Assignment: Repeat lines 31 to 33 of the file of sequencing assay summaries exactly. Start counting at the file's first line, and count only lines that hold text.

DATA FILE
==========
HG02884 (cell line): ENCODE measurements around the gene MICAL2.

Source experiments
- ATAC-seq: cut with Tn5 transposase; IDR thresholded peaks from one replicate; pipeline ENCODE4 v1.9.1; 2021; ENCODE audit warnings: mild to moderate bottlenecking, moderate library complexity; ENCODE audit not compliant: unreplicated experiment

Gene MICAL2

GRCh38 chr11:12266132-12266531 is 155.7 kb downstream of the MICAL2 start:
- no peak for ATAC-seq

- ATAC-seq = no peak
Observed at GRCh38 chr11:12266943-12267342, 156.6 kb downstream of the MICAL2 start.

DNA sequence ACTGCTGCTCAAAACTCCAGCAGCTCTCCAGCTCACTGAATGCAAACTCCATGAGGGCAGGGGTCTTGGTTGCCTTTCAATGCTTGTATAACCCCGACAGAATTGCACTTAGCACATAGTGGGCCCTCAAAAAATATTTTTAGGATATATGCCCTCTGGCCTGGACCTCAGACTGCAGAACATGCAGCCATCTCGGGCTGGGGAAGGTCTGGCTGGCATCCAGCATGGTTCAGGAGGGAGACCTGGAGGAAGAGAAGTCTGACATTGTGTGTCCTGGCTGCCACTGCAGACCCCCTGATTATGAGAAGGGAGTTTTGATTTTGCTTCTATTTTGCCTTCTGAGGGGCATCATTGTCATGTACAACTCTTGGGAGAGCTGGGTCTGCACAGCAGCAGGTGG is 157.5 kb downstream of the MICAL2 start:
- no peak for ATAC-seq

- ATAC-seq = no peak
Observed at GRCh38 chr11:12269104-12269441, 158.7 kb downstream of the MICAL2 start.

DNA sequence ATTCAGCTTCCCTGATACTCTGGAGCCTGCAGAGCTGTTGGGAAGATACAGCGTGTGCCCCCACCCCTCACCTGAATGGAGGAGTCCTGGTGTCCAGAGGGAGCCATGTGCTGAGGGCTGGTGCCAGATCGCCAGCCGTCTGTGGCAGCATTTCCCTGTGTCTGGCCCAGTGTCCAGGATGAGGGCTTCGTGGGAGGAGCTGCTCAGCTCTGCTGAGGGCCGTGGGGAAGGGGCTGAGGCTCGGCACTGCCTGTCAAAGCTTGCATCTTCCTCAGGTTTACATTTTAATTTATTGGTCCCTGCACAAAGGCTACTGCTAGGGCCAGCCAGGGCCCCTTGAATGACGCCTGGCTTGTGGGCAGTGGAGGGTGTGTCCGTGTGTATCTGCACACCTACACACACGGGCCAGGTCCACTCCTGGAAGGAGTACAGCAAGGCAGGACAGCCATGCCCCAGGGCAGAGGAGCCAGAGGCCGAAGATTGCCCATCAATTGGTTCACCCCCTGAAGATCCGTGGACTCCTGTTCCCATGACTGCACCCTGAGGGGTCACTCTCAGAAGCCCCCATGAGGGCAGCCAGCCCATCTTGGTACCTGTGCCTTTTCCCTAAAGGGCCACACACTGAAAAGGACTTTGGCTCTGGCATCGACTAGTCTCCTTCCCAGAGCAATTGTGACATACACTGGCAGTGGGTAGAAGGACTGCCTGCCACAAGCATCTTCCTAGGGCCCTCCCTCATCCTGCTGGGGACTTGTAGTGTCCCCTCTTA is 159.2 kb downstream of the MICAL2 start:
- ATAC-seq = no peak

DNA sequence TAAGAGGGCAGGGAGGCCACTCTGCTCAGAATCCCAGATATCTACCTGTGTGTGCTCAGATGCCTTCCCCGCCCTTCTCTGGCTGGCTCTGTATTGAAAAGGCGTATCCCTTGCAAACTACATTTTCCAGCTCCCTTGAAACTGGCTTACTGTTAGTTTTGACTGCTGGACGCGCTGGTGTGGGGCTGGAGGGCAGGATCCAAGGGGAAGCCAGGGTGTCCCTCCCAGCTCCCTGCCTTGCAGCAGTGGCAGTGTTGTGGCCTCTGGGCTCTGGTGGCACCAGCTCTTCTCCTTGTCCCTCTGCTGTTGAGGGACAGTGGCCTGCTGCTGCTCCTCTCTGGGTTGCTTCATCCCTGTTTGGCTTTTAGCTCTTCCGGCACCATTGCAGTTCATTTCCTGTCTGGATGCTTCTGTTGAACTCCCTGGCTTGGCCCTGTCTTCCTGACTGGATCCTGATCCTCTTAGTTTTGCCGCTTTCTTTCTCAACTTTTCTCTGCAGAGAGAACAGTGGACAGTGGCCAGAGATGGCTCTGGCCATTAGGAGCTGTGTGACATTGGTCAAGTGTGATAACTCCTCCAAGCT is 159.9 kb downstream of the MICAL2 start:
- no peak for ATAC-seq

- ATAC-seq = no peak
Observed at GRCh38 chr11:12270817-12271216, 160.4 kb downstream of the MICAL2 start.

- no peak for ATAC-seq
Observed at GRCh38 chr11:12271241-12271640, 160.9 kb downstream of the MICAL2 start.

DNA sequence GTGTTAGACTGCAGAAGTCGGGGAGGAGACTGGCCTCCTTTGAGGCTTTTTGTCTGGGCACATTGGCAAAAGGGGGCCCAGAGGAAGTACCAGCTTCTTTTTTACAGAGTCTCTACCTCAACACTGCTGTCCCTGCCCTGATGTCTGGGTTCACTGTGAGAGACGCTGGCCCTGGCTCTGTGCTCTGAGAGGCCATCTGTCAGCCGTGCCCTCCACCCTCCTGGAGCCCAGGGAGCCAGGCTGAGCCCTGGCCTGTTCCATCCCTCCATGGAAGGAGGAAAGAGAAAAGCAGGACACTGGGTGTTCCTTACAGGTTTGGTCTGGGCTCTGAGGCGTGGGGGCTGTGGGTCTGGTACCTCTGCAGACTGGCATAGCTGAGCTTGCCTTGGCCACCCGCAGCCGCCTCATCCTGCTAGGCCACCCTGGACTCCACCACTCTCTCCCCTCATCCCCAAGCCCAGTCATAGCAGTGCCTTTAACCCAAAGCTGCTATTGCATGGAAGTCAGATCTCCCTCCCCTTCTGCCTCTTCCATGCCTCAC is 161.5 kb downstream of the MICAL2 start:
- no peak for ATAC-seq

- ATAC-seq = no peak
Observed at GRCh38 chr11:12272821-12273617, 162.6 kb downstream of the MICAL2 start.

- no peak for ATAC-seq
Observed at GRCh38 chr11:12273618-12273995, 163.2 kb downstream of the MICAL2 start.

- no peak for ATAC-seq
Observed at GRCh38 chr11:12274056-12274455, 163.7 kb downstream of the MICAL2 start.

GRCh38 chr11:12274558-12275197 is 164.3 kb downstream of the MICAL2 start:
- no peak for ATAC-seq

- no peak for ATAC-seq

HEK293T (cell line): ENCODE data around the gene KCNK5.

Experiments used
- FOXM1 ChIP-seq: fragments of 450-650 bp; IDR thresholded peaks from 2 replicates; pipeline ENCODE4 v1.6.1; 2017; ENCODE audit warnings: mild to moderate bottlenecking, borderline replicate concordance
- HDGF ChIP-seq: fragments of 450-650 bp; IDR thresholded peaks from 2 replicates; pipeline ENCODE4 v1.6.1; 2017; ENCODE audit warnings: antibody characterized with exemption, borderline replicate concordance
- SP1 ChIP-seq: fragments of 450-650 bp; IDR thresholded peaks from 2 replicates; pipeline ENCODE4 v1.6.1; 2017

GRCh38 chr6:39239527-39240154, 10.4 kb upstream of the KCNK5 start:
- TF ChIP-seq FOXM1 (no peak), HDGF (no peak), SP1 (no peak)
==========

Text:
- no peak for ATAC-seq

HEK293T (cell line): ENCODE data around the gene KCNK5.

Experiments used